David Daniell: I-IV-V-I
David Daniell is one of the hardest-working guitarists in avant-garde show business. He leads the troops in Rhys Chatham's guitar armies; he was a member of Jonathan Kane's rollicking band February; and he performs regularly in a duo with Tortoise's Doug McCombs. He's collaborated with Tim Barnes, Thurston Moore, and Loren Connors; and his guitar work with his own band, San Agustin, is the stuff of which fleeting blues-drone dreams are made. With influences rooted in blues, American minimalism, and post-punk ideologies, Daniell's guitar playing is always inspired; when fused with his intricate electro-acoustic compositions, the results are breathtaking.
David Daniell: Coastal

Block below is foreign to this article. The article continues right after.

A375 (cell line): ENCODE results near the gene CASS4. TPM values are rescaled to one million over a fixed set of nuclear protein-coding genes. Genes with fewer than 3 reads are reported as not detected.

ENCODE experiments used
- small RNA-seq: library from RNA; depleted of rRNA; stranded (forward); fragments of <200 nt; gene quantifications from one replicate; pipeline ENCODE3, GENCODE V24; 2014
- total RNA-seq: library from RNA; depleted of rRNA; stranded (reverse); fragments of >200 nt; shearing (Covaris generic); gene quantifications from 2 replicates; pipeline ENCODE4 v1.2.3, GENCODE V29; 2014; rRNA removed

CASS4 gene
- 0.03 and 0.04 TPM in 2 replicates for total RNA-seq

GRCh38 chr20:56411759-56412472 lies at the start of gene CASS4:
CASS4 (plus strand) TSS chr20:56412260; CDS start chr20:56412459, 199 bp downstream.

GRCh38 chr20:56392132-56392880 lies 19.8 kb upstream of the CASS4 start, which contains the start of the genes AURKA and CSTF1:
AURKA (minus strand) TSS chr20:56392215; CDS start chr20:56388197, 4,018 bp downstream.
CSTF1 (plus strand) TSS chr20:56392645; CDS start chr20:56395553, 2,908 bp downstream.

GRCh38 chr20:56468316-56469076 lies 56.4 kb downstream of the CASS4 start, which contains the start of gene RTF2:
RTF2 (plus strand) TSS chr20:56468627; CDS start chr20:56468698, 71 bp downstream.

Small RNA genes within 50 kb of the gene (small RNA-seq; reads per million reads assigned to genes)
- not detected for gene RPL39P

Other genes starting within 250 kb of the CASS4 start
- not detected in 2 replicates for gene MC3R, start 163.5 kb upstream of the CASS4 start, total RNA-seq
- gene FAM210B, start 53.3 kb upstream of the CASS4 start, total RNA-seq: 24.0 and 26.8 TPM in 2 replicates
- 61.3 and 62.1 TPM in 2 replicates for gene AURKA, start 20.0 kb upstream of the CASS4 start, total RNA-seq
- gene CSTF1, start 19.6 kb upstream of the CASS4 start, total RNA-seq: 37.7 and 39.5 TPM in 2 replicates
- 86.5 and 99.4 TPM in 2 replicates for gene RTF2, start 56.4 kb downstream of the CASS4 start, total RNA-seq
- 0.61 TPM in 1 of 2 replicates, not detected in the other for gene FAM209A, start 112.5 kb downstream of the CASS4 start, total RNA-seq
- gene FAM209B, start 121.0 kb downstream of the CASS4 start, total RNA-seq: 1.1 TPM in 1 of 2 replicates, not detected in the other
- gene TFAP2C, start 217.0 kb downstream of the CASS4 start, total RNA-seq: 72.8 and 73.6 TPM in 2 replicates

Have you heard the raw, minimal howl that rises from the late-night, backwoods campfires at Table of the Elements? If so, you know the work of David Daniell -- even if you don't yet recognize the name. Daniell is the head of both of composer Rhys Chatham's current ensembles; he's the lead guitarist in Jonathan Kane's rollicking band, February; he performs regularly in a duo with Tortoise's Doug McCombs; he has collaborated with the Who's Who of today's finest, including Tim Barnes, Thurston Moore and Loren Connors; and his guitar work with his own band, San Agustin, is the stuff of which fleeting blues-drone dreams are made.Following a long break after his debut solo release, Daniell now returns with _Coastal_. In all its variety, this record is a focused synthesis of influences. Tracks like "Sunfish" and "Glasswort" use acoustic guitar reminiscent of work by David Grubbs and Mountains, while the thick psychedelic morass of deep electric guitar, synth drone and scattered tribal percussion of "Whelk" brings to mind early Faust, and the long-form tone poem "Palmetto" is pure swirling electronic glacial beauty. Rooted in the blues, American minimalism and post-punk ideologies, Daniell's guitar playing is always inspired; when fused with his intricate electroacoustic compositions, the results are breathtaking.